When the men were done, they started the elevator again and got out at the next floor, leaving my father physically unharmed.

I know I woke up when he got inside our apartment on the seventeenth floor.  I heard the anxious voices of both my parents, as my father told my mother what had happened.  I don’t remember if I got out of bed then and joined them, or fell back asleep and heard the story the next morning.  In any case, my father was still badly shaken.  He kept repeating the part about the knife against his neck and how, if the mugger’s hand had been any less steady, he would have been dead.

It was the first time my father had ever seemed vulnerable to me.  My whole life, no matter what was going on, he’d always seemed in command of every situation.  Now some stranger had robbed him of all his authority in a matter of five awful minutes.  He never fully recovered it.

Dad spent a good part of the next day at the police station, going over volume after volume of mug-shot books.  Endless photographs of young, black men on the wrong side of the law. What did it mean to him, I’ve always wondered, that the muggers were black?  What did he have to grapple with as a result?  My father’s brother, Herman—one of my least bright uncles, whom I never met because he’d died long before my birth—had frequently prefaced statements with the phrase:  “If niggas would just learn to act right …” directly attributing the persistence of racism to the bad behavior of black people.   This had outraged my father.  Still—all those photographs.

Nothing had changed outwardly after the mugging, yet my father was never quite the same again.  He suddenly seemed older, smaller, more fragile.  He got sick more frequently.  It felt like he was living—writing—on borrowed time.

I’ve never been able to shake the notion that the mugging was when Cancer chose him.  I know my theory is totally unscientific, but it’s possible that the emotional trauma was extreme enough to affect his body chemistry.  My father’s doctors initially gave him just three years.  The cancer had already metastasized, so removing the prostate would have been pointless.  The best they could do was keep things in check, slow down the progress of an already slow-moving cancer.  They tried him on a new experimental treatment—a form of oral chemo—a set of pills to be taken three times a day for the rest of his life.  There were some side effects, including some weight gain and moodiness.  But for the most part, the drugs were effective and did what they were supposed to do.  He survived more than five years, remaining mostly symptom-free for the first three and a half.

Once my father died, my mother made a very conscious decision not to.   She poured herself back into life with a vengeance.  It would be another four years before she retired, but she began to travel almost immediately.  We went to London together the summer after he died, though we were both still part-numb, part-reeling from the loss.  We made ourselves to go; we had to do something to mark a new stage, where we would celebrate life the way Dad would want us to.   We had a great time in his honor.   By day we’d split up and take in different sights—museums and shoppes and parks and streets and squares whose names I recognized from so many books I’d read over the years.   In the late afternoons we’d come together again and wind around the city until we found a restaurant for dinner.  Sometimes we took the Tube, but more often we walked, talking the whole time, and all through the meal, mostly about my father.  The memories of him as he’d been in his prime—strong and whole and laughing and free of disease—began flooding back on that trip, replacing those of the last year and a half he’d spent in bed.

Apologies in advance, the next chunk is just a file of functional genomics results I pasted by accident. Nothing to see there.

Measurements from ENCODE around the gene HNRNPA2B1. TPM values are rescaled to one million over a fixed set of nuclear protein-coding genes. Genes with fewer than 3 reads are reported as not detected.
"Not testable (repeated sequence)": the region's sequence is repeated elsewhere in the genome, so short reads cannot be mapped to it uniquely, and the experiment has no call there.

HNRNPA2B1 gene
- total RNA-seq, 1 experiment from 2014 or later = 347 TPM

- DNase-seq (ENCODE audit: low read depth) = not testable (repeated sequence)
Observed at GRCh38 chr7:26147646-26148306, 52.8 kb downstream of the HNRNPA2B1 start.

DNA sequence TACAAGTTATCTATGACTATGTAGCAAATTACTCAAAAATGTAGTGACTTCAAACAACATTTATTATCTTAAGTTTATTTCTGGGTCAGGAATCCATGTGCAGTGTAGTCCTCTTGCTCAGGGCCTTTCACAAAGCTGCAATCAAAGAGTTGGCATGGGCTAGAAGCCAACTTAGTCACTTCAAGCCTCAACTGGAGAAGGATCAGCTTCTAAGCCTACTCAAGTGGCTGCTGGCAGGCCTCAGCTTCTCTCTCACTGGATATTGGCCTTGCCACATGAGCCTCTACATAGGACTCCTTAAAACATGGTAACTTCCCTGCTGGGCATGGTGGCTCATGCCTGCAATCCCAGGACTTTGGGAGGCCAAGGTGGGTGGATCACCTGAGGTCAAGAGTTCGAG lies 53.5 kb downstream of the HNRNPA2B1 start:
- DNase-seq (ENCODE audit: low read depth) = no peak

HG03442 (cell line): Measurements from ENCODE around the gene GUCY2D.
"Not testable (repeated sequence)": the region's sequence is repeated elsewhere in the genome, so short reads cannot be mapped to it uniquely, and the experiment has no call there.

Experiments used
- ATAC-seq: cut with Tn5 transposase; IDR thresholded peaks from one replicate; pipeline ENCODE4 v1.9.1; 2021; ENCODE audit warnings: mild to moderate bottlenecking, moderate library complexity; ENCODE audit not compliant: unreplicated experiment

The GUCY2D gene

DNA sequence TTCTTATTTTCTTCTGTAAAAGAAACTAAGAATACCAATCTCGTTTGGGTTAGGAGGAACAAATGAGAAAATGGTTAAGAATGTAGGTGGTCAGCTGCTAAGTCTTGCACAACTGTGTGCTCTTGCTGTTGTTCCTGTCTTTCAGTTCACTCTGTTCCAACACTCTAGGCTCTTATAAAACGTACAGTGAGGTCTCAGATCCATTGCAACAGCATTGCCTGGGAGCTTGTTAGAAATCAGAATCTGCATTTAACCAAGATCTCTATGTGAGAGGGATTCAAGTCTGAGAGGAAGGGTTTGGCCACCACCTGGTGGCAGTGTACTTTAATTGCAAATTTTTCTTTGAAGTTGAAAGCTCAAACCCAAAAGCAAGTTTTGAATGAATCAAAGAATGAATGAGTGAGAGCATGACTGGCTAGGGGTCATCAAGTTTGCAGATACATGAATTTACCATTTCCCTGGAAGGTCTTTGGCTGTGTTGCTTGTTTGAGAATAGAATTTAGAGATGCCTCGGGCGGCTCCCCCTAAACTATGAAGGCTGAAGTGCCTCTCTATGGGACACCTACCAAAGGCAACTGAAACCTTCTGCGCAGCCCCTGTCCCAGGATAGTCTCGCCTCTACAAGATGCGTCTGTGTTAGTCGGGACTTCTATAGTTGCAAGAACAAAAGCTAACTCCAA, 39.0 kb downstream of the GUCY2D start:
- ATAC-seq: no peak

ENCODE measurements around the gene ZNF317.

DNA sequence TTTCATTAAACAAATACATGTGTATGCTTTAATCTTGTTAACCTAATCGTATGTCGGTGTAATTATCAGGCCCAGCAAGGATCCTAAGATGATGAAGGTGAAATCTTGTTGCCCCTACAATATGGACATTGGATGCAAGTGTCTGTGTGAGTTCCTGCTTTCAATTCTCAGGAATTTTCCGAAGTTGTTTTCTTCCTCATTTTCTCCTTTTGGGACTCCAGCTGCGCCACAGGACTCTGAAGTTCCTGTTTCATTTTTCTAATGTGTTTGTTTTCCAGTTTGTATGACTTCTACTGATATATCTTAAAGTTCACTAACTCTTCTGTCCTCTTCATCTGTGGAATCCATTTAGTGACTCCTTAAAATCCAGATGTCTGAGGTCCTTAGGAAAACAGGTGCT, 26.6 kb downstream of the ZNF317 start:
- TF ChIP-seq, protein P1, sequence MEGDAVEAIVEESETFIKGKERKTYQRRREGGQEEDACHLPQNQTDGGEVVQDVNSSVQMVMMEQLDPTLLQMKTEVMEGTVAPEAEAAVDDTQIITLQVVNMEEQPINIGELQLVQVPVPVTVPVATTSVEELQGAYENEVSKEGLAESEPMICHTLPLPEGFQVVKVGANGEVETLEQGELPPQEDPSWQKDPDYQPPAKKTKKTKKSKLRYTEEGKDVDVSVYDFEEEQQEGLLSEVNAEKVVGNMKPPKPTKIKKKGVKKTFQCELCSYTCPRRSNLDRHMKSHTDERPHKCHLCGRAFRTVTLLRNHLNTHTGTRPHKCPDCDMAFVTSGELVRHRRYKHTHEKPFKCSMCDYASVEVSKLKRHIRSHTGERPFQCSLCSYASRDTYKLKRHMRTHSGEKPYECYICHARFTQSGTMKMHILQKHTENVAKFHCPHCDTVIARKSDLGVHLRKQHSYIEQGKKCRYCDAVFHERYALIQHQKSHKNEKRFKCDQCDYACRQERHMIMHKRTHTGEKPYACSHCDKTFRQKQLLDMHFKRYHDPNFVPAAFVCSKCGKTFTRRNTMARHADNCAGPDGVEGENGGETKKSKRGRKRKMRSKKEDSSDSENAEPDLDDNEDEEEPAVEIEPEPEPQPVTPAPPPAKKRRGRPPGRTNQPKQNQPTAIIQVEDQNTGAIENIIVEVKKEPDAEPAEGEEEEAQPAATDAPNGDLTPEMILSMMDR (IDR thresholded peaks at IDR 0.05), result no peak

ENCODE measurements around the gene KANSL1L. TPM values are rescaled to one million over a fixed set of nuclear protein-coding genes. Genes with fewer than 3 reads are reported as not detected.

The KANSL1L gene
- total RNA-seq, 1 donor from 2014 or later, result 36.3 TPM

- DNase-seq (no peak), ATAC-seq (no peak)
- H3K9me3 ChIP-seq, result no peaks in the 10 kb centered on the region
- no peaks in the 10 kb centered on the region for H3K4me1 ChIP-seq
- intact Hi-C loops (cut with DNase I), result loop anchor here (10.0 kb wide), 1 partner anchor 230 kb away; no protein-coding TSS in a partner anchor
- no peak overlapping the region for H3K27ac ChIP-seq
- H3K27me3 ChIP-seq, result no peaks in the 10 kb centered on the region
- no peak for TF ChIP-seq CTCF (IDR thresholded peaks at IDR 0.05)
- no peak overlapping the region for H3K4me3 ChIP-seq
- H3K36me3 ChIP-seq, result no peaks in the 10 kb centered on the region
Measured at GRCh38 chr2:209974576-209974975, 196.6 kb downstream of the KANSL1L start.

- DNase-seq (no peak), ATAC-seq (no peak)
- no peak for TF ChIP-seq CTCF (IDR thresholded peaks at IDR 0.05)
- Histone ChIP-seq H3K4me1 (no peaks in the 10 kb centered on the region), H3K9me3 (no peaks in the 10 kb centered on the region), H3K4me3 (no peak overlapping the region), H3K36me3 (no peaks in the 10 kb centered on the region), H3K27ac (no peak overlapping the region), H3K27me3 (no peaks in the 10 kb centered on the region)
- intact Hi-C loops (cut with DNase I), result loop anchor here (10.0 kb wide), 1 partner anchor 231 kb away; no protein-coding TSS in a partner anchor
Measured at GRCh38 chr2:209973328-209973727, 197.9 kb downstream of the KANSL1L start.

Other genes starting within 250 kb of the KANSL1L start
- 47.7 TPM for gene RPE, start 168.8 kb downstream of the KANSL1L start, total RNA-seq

For my mother, the London trip had sparked a new passion for adventure.  Or maybe it wasn’t so new (she’d married my father, after all) but simply dormant.  In any case, the first thing she did when we got home was begin writing a grant for a new curriculum for her school on the journeys of Columbus and his fellow European explorers.  She got the grant, which meant a month-long, research-filled European tour for her—Spain, Portugal, Italy.   She devised the trip and booked everything on her own; she went alone.  She speaks only English, so it was a daring endeavor which basically showed everyone in her life—herself included—just what sort of stuff Lorraine Williamson was made of.   I believe it impressed everyone just how well she stood up on her own after nearly half a century of marriage.

Since her retirement, she’s taken traveling to the next level.  She’s been back to Europe several times, China twice, visited Viet Nam, Cambodia, Thailand, Myanmar, Ecuador, and Africa three times—North, South, and Central.  She’s ridden camels and elephants, hiked the Himalayas, and snorkeled off the Galapagos Islands.

My mother has been busy at home, too.  She tutors; she’s a docent at the Jewish Heritage Museum, and the most loving, involved grandmother my two children could ask for.  She’s part of a book group; she goes to plays, concerts museums—everything the city has to offer.  On some level, I think she’s afraid that if she’s still for a moment—or has too quiet a weekend—age will find her and get the best of her.

When my father was dying, my mother had been part of a support group for women whose husbands were battling cancer.   Seventeen years later, a handful of the widows, my mother included, continues to meet for monthly dinners out.   They still discuss their late spouses—who brought them together after all—but these days talk centers primarily on the here and now: whose daughter is getting married, whose grandson’s bar mitzvah is coming up, and who’s finally moving to Florida.  Some of the younger ones have remarried; others, like my mom, are busy with the grandchildren their late husbands never got to meet.  The discourse flows, I imagine, from past to present and back again.

At one point during the most recent of these dinners, the conversation turned, as it frequently does, to fond reminiscences of the departed.  One of the women sighed, lamenting:  “I wish I’d been first to go.”

As the others took in the statement and gravely nodded their assent, my mother cleared her throat.   “No you don’t.” she said.